• WisPolitics

Tuesday, June 5, 2012

 12:13 AM 

Walker encourages supporters in Milwaukee to make one last GOTV push

At a rally on the eve of Election Day on Milwaukee’s south side, Gov. Scott Walker pressed attendees to make one last push to get family, friends and neighbors to the polls to help him “move Wisconsin forward.”

Walker, joined by his wife, two children and his parents, took the stage to thunderous chants of “Walker, Walker” from the animated crowd of several hundred at Serb Hall who frequently interrupted his speech with cheers.

While Walker supporters rallied inside, as group of about three dozen gathered outside to protest the governor and confronted Walker supporters after the rally.

Walker encouraged voters to not only back him on Tuesday, but to vote for Lt. Gov. Rebecca Kleefisch and the four Republicans on the ballot for Senate.

Walker praised the get out the vote effort so far, but said the work needs to continue through tomorrow.

“We can’t let up,” Walker said. “In less than 24 hours the polls close and every vote counts.”

While the polls show him ahead, he warned against “spiking the ball on the 10 yard line.”

He said the GOP needs not only Republicans and conservatives to vote for them, but also independents and “discerning Democrats” who he encouraged supporters to bring to the polls.

He knocked his Democratic opponent, Milwaukee Mayor Tom Barrett, saying that he has yet to explain how he would balance the budget and that he has no plan for economic development.

“This is not about personality,” Walker said. “This is about the facts. This is about substance.”
Under Barrett, Walker said taxes and fees in Milwaukee have gone up 43 percent and unemployment has gone up 26 percent.

“I love Milwaukee,” Walker said. “Which is why I want leadership that is going to help grow jobs in Milwaukee with a real plan to move our state forward.”

Walker said voters are “scratching their heads” over the recall, because he it is no longer about his reforms that sparked the recall in the first place.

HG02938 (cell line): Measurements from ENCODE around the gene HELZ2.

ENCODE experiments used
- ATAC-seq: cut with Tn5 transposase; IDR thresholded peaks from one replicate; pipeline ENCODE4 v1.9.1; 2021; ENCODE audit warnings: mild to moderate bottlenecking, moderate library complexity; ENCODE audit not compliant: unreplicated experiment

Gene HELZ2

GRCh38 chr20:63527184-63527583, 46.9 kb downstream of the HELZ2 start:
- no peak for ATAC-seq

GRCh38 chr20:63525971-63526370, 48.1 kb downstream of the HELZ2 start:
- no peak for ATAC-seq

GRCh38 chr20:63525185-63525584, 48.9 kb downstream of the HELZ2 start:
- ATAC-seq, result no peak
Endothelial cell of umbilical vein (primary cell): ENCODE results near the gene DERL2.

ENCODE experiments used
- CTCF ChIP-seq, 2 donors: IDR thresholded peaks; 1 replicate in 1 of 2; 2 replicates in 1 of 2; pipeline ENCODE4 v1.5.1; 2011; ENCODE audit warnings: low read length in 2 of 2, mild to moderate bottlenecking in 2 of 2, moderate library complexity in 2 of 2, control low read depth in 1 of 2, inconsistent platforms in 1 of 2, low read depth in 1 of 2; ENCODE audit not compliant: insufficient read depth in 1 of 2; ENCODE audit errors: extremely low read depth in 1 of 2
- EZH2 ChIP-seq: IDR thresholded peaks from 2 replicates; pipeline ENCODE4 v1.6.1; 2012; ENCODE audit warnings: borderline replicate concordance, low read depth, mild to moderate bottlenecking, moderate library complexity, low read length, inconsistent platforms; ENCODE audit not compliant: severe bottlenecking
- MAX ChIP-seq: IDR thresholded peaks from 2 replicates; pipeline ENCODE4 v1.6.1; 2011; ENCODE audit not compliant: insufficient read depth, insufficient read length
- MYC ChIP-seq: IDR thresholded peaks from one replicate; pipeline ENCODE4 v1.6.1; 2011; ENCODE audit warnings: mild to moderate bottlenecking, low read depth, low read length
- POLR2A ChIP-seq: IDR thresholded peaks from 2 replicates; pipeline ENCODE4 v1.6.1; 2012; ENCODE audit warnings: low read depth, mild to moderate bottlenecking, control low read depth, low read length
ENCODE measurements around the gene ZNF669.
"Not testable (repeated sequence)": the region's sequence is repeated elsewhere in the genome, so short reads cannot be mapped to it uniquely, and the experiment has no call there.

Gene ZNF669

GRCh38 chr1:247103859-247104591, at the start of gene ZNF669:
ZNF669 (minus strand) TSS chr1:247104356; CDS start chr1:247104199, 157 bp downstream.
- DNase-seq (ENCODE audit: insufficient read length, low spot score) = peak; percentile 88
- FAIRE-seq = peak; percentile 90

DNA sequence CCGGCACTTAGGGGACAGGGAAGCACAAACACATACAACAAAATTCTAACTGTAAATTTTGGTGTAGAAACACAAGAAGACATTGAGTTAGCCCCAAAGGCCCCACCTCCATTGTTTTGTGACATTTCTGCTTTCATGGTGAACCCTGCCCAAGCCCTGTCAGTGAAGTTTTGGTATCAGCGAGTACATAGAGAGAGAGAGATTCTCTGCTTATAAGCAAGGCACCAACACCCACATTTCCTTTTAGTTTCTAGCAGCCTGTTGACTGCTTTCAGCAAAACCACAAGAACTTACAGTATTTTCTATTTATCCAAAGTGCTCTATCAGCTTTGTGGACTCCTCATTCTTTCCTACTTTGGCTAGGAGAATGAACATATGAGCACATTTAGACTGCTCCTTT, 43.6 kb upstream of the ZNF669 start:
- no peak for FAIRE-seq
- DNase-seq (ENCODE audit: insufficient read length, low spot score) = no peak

Walker highlighted his accomplishments, saying the state saved $1 billion under him so far, property taxes went down for the first time in 12 years, the state has a budget surplus without increased taxes and the has added more than 30,000 new jobs.   

He also highlighted the state’s upward movement in business environment surveys, boasting that the state went from the bottom ten to the top 20, and that 94 percent of employers now see the state heading in the right direction.

He said the biggest thing holding employers back from hiring more is the recall.

“Employers like the direction we’re headed ... but they’re scared to death of us going backwards and not forward,” Walker said.

Lt. Gov. Rebecca Kleefisch, who spoke before Walker, also encouraged attendees to get out the vote and send a message to the country.

“We’re about to send a message to this country that Wisconsin stands with taxpayers and not the special interests,” Kleefisch said. “We’re about to send a message that we stand with leaders who make the tough decisions when the going gets tough.”

Walker supporters, protesters clash
As attendees were streaming outside following the 45-minute rally, a small group of protesters marched up carrying signs and banners, pounding drums and clanging bells while chanting "Hey, hey! Ho, ho! Scott Walker has got to go" and “recall Walker.”

 The protesters posted outside the entrance as Walker supporters massed across from them and the Walker supporters began to chant “Walker, Walker!” Apart from a couple of angry exchanges, the groups remained peaceful.

After about ten minutes, a local GOP organizer encouraged Walker supporters to leave and the protesters moved to the curb next to the building to continue their demonstration.

About a dozen Milwaukee police officers showed up and observed, but there were no arrests as of 10:45 p.m.-- By David Wise


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